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Old 12-09-2013, 02:37 PM   #1
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Question Oil coolers = lower temps + oil starvation?

The theory goes like this:

If it's possible or likely for our cars to experience oil surge at high Gs on the circuit, particularly when fitted with R compound rubber (as mentioned here)

...and if the stock oil pump has to work harder to move the larger volumes of oil around and/or maintain oil pressures when fitting an aftermarket oil cooler (as mentioned here)...

...then might fitting an typical oil cooler kit on our car possibly result in a greater chance of experiencing catastrophic oil starvation issues on track given that the stock oil pump, which might already have surge issues, would be working even harder to handle the oil cooler?

I'm seeing oil temps of around 108-110 degrees from just rigorous daily driving (water temps in the 90s), let alone out on track, so immediately thought of adding an oil cooler. Also thinking of sticking R compounds (Pirelli Trofeo Rs, R888s, NT01s or similar) on the car for serious track duty but then this whole 'starvation' theory popped into my head.

Sorry if this is a dumb theory. I am very curious to get some proper insight on this from people more in the know than I am, especially before I drop the $$$ on an oil cooler kit.

My tuner was talking about running a modified oil cooler kit with an uprated or separate oil pump to cure this issue and possibly lower oil temps further. They're actually planning on prototyping and testing something similar out soon. Curious what peeps might think of that approach as well.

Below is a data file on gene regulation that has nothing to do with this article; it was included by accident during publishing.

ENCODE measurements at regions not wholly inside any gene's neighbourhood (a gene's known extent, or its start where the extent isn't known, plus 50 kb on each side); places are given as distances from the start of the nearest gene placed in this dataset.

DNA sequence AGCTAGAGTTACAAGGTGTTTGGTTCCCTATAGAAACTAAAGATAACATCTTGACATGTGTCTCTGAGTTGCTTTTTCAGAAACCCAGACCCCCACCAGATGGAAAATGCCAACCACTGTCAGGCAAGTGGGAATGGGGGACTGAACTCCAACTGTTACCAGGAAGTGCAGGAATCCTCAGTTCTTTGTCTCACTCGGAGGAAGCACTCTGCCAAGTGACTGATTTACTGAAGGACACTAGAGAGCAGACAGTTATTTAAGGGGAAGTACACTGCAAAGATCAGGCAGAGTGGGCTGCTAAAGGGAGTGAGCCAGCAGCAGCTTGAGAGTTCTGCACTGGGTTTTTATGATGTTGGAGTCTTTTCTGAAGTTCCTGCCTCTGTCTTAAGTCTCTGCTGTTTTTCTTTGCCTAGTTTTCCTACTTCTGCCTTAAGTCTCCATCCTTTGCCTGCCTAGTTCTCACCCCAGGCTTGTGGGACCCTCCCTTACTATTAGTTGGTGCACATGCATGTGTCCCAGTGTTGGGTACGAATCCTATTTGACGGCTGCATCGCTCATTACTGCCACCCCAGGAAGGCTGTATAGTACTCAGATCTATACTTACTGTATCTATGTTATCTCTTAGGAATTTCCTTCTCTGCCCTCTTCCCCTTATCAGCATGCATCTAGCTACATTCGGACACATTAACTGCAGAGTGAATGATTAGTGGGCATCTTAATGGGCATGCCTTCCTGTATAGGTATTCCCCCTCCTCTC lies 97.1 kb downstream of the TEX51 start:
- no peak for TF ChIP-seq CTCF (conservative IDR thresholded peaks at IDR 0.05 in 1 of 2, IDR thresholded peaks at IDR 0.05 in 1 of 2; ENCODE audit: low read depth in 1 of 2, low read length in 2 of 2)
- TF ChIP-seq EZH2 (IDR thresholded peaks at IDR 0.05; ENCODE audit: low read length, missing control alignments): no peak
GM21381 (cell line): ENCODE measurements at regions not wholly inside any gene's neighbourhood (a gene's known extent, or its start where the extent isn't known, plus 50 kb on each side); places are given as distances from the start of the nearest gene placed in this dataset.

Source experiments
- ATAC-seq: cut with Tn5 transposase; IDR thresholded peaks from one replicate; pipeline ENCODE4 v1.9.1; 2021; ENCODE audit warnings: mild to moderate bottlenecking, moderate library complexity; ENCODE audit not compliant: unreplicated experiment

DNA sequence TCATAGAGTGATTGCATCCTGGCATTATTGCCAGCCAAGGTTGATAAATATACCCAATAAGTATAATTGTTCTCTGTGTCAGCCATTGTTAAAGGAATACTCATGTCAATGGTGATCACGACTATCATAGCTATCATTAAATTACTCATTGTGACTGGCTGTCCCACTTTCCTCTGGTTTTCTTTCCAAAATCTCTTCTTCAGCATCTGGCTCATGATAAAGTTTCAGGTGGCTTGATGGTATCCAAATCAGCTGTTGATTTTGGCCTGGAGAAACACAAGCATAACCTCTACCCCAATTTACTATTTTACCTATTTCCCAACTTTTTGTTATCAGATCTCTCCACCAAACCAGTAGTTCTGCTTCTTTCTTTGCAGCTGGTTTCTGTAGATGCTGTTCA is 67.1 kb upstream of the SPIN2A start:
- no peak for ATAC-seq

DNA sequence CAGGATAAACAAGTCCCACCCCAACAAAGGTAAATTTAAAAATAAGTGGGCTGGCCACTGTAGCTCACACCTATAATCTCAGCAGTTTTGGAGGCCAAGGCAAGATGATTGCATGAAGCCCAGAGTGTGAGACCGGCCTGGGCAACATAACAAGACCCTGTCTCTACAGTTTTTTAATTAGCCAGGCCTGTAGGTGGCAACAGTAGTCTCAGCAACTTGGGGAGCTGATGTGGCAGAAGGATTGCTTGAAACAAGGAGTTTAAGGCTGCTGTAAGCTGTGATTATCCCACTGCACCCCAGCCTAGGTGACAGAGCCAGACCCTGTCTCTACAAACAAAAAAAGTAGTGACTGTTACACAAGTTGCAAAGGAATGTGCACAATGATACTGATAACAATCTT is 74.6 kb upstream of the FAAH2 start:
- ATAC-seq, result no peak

@CSG Mike @Racecomp Engineering @robispec - brainpower and knowledge would be greatly appreciated.
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Old 12-09-2013, 02:55 PM   #2
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Semi slicks, or slicks will possibly make you experience an oil surge. I know Toyota NZ has developed a baffled sump for the TR86 race cars to help prevent the issue.

The TR86 car's all run oil coolers and full slick tyres and with the addition of the baffled sump don't appear to have any problems on any of the tracks tested here in NZ.

Unfortunately they don't want to sell the baffle plates to the general public just yet



BTW, I don't think an oil cooler would do anything to change the issue with the oil surge, because when you install the oil cooler, you add more oil to fill it up. The oil passing through the cooler is the oil already picked up by the pump so doesn't affect oil starvation at all. My theory being is that the oil cooler has no air in it, so even under high G cornering, oil going into the cooler = oil coming out. If you had air in there, then the air could be displaced with oil under a hard corner, but I think your sump would give you issues before the oil cooler would. (Could be wrong on that, but I am sure someone will correct me if I am)
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Old 12-09-2013, 03:23 PM   #3
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While we don't specifically log oil pressure, we haven't seen any signs of oil starvation. The stickiest tire we've run is a Maxxis RC1 235, and I've also spent time in aero equipped 245 RS3 cars.